John Knox was a prominent crusader for Christ in the Protestant Reformation in Scotland, and has profoundly shaped the principles and practices of Christian worship drawn from the word of God. On the whole, most contemporary churches today repudiate what Knox stood for, which was unhindered reformation in life and worship. His theological understanding, particularly on the subject of Christian worship and its contrast to idolatry, is an integral part of his Works. This is rooted in his unwavering adherence to the fundamental truths of the Christian faith, the authority of Scripture, and his repudiation of what he regarded as idolatrous practices in the Roman Catholic Church.

In ‘The First Blast of the Trumpet’ (1558), Knox expounds his views on idolatry, rebuking it as a reprehensible violation of Christian worship. “But in vain they do worship me, teaching for idoctrines the commandments of men.” (Matt. 15:9). Knox’s understanding of Christian worship was deeply entrenched in his belief in God’s Sovereignty, the supremacy of Scripture, and the need for simplicity in worship practices. ‘The Forme of Prayers and Ministration of the Sacraments, &c. used in the English Congregation at Geneva,’ often referred to as the ‘Book of Common Order’ (1564), demonstrates his commitment to this simplicity in worship. In Knox’s view, worship is a community activity involving prayers, preaching, and singing Psalms, with the focal point being the glorification of God alone (Knox, 1564). “Sing unto him, sing psalms unto him: Talk ye of all his wondrous works,” (Psalm 105:2).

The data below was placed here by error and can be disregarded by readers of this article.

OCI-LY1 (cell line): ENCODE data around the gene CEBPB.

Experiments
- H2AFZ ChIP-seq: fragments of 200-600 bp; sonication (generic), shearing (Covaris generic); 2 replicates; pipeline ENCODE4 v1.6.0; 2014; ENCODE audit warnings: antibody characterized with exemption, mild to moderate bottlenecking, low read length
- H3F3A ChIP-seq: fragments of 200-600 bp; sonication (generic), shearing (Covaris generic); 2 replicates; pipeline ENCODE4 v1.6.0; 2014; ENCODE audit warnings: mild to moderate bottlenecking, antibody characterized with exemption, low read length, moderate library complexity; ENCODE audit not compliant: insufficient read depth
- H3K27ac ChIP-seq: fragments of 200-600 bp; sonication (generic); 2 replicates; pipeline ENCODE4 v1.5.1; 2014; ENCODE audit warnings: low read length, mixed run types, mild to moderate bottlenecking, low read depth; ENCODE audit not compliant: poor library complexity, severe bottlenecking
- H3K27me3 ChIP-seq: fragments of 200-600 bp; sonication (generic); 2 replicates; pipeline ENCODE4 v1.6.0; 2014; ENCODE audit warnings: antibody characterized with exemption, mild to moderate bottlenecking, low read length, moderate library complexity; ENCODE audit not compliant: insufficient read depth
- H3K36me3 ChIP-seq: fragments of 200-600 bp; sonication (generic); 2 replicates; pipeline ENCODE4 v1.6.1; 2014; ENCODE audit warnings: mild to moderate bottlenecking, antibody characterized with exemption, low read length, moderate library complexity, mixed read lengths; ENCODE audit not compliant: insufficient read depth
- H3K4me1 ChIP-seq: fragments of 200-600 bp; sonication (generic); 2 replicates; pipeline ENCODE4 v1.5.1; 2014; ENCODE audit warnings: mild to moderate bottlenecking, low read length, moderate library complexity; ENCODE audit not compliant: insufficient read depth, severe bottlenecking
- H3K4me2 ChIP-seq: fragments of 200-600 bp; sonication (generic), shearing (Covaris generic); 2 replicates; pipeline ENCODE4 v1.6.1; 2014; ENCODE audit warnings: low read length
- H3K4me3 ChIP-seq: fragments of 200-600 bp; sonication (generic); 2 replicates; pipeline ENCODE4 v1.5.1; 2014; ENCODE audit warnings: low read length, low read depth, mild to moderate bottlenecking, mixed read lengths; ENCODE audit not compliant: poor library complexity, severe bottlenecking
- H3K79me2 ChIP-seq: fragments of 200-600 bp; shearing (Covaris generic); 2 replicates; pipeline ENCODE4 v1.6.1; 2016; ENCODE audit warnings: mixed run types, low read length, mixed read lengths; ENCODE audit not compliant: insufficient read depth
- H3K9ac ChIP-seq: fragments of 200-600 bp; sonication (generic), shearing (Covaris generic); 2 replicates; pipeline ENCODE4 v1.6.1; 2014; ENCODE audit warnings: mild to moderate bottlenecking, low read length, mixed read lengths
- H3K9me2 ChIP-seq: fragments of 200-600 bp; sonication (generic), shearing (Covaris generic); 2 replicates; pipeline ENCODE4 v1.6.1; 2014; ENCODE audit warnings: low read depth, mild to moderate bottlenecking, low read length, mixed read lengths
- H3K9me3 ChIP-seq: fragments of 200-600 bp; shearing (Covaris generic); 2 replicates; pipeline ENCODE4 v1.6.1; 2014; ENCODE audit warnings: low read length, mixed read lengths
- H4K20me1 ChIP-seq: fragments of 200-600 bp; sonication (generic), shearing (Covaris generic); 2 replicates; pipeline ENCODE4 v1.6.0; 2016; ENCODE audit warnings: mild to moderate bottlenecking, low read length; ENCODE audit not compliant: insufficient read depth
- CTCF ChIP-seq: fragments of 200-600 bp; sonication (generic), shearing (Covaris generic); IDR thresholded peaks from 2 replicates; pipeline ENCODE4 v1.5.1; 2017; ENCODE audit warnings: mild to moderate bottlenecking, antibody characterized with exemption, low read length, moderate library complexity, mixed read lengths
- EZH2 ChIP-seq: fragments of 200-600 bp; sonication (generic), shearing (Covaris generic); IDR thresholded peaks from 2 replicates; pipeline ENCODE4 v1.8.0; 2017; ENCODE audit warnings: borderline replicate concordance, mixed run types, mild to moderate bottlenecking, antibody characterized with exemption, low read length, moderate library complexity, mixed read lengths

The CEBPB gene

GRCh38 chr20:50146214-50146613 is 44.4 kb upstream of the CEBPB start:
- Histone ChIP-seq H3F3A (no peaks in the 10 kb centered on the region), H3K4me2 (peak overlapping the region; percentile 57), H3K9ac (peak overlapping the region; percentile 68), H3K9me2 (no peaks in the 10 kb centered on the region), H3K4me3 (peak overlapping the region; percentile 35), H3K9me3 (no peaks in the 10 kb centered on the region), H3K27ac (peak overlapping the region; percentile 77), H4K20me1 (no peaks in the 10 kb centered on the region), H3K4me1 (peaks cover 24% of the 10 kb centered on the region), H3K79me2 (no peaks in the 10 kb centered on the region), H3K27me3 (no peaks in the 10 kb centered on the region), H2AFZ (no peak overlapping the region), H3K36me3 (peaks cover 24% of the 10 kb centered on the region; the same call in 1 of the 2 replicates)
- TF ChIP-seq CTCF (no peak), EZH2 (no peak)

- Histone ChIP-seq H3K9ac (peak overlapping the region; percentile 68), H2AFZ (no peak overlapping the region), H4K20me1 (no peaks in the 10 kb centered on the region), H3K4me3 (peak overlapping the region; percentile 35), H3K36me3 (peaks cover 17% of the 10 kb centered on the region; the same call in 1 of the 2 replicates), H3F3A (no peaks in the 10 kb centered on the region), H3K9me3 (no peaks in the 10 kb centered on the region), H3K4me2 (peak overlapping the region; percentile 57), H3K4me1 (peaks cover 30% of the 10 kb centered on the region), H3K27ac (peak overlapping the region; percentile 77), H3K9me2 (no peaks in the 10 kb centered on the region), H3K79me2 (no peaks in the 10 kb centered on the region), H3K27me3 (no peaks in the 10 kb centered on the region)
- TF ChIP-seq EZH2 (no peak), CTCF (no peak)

In his ‘History of the Reformation in Scotland’ (1587), Knox expounds on the concept of idolatry within the context of the Second Commandment. He argues that any material representation or veneration directed toward the Divine is tantamount to idolatry (Knox, 1587). This denouncement of anything obscures the essential nature of God and was a crucial pillar of the Scottish Reformation. His perspectives, though contentious in our time, remain relevant for their zealous focus on Biblical supremacy, purity in worship, and a clear repudiation of idolatry, which is often in question today.


  1. Knox, J. (1558). The First Blast of the Trumpet. Geneva: John Crespin.
  2. Knox, J. (1564). The Forme of Prayers and Ministration of the Sacraments, &c. used in the English Congregation at Geneva. Geneva: John Crespin.
  3. Knox, J. (1587). The History of the Reformation in Scotland. Edinburgh: Printed by Robert Walde-grave, printer to the King’s Majestie.


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